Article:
The virtue of prudence should lead us all to do more to reduce destructive man-made effects on the environment, with an eye toward improving the overall health of the air, water, and land that sustains us. De-carbonizing the economy, over time and in an orderly fashion, without wrecking economic life that likewise sustains us, is the reasonable way to do that. A strong market economy that creates the sort of wealth that can lead to practicable and affordable energy alternatives, free of the waste, abuse and cronyism that accompany government subsidies, will get us to a cleaner future faster than more “expert” management from Washington, the UN, or the WCC.

So let’s drop the nonsense about building cities on stilts to house a billion climate refugees. No more scare tactics, please. Environmental stewardship is too important to leave it to those who would drive more of the faithful into apathy and disinterest with their rash and incredible predictions of ecological doom.


  1. Thank you, John, for some calming wisdom on the simmering waters of global-warming rhetoric. It is encouraging to see growing push-back among the sensible, providing a necessary antidote to the hysteria of the ‘sensitive.’ More good news in the same vein from the Cornwall Alliance and their recent DVD production “Resisting the Green Dragon.” Our preferred image of climate refugees is pasty northern “snowbirds” walking the winter beaches of Florida. This is only possible in a climate of wealth, rather than the managed misery envisioned by the one-worlders.

  2. Michael Bauman :

    De-carbonizing the economy, over time and in an orderly fashion, without wrecking economic life that likewise sustains us, is the reasonable way to do that.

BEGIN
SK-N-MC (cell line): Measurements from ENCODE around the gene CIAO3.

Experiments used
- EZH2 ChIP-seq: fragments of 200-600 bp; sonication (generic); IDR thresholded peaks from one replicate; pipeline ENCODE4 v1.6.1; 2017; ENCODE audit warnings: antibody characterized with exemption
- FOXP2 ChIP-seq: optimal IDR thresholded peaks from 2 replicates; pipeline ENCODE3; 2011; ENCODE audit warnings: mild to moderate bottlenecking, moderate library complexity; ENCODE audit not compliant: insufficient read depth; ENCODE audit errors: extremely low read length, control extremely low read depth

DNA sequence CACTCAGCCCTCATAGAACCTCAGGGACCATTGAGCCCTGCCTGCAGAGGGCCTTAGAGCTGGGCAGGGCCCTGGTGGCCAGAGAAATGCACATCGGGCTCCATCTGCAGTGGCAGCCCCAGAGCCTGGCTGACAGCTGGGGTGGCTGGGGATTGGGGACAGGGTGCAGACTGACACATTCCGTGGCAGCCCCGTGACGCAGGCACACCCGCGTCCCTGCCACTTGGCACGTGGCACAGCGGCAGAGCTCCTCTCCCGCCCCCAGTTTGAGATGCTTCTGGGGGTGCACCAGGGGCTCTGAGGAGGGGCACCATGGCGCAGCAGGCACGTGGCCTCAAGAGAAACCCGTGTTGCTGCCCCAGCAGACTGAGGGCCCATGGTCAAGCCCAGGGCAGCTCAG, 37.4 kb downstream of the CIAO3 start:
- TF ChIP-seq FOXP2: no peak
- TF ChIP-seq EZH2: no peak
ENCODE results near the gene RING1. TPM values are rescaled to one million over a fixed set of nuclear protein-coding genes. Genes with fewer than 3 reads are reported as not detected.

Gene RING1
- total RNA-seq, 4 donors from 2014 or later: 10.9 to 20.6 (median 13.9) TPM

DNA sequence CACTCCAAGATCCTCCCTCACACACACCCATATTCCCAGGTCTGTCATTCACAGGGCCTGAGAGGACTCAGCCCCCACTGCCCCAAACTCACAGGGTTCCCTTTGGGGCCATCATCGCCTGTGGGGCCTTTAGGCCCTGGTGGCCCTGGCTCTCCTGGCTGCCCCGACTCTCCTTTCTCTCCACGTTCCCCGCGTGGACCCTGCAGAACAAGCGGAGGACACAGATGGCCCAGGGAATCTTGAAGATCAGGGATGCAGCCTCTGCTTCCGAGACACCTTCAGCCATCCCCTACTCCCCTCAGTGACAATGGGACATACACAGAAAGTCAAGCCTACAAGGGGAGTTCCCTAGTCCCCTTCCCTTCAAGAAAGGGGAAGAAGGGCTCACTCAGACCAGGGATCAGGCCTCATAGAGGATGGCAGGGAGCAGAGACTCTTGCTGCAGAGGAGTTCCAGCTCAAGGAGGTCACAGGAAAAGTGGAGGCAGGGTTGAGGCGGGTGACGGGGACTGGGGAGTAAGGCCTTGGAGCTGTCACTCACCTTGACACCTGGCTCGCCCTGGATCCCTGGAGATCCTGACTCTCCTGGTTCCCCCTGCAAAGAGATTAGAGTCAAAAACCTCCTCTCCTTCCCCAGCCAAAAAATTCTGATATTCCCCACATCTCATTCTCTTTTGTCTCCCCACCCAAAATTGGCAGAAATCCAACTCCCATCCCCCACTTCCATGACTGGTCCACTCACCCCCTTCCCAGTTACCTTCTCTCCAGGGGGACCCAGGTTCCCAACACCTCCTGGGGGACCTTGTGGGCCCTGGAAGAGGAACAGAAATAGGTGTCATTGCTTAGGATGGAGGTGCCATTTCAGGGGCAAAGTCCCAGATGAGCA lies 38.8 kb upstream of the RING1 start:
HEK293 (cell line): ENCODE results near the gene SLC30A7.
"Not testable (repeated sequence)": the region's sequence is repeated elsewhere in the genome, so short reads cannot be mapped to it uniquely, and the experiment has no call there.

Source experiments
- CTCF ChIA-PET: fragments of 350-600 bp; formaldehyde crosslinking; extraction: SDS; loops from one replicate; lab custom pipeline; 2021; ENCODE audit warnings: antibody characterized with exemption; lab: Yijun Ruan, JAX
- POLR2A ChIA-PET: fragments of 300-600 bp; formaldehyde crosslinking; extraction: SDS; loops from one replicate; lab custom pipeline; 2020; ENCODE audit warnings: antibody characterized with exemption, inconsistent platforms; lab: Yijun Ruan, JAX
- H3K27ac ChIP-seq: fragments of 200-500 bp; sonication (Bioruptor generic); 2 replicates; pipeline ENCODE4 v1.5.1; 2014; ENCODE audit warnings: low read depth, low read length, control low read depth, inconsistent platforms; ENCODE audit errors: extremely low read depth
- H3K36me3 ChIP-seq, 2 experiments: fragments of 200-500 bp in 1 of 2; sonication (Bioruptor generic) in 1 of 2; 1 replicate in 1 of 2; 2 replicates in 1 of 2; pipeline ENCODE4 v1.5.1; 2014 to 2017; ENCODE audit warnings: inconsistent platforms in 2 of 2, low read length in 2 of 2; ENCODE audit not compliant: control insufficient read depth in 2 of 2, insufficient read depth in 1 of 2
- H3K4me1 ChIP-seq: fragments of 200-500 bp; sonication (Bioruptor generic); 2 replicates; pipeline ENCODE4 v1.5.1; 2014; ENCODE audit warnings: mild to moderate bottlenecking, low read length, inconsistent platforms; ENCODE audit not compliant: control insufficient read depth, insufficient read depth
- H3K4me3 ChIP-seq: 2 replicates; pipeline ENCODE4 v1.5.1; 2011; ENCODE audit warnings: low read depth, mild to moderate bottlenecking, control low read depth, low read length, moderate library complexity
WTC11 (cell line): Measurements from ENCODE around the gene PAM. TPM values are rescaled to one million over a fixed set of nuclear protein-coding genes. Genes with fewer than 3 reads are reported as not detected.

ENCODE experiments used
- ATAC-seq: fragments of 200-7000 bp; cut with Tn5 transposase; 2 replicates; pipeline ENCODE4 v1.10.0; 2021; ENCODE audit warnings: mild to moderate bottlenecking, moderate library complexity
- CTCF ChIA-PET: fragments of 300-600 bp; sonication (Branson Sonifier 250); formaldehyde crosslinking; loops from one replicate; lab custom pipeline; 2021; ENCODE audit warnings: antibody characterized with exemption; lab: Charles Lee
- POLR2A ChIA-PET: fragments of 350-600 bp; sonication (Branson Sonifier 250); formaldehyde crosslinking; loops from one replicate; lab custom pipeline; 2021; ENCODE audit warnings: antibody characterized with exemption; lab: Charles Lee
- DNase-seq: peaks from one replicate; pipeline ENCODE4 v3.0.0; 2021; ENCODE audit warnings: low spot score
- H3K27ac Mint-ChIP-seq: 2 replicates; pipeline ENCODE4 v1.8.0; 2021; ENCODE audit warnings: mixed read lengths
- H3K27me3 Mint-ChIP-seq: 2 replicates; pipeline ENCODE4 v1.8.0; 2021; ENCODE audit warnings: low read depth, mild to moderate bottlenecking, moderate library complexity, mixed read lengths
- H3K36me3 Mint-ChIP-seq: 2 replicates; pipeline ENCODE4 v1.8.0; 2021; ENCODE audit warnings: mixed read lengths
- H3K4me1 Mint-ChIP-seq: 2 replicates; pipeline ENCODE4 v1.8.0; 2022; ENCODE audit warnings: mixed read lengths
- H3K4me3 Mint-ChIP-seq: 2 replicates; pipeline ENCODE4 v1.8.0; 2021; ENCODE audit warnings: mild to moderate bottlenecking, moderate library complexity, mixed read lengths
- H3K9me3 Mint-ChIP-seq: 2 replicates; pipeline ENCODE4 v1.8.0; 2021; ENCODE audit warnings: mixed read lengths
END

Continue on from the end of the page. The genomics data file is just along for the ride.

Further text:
Huh? What do you mean John? Sounds like the same gobbledygook of the environmental wastoids.

    You had me until that line.

    • John Couretas :


      By the “de-carbonizing” term I mean (and maybe I should have put more on it … shorthand op-ed writing … ) the gradual use of of cleaner technologies that reduce pollution, greenhouse gases, etc. That’s all and it’s a long term goal. We’ve been doing that for decades in this country, anyway. See pic of Pittsburgh in “daylight” here.

      Look at the second chart on this energy forecast. We’re not going to magically do away with oil, gas and coal for decades. And we shouldn’t kid ourselves about any such thing, despite all of the hot air you hear about the “green jobs economy” and such.

      See Roger Pielke Jr.’s post about China and coal and his “iron law” about energy:

      … a related point is that by making fossil fuels more expensive you would be making energy access to those 1.5 billion more distant. There is an iron law of climate policy that says that while people will accept some price for environmental objectives, that willingness only goes so far. The key to putting a price on carbon is through the availability of cheaper clean alternatives.

      Also, I’ve been recommending a new book by Andy Morriss, co-authored with three others, titled, “The False Promise of Green Energy” (Cato, 2011). They argue that “changes in the mix of energy sources will come gradually. Green energy plans are full of exciting plans for massive shifts in the way we produce energy. Even if we throw the enormous sums of money green energy proponents suggest at changing how we produce energy, such shifts won’t happen for decades.”

      I hope that helps.

      Καλή Ανάσταση and a blessed Pascha to all the readers, writers and bloggers at the AOI Observer!

  3. Michael Bauman :

    John, that does help. Thank you. We will shift toward cleaner energy sources as and IF they are feasible. However, as I am sure you know, just because a technology is labled ‘green’ does not mean it is really less wasteful or harmful to the environment.

    Besides, we are a carbon based life form.

  4. George Michalopulos :

    Great essay John. I also saw this on “RealClearReligion” as well.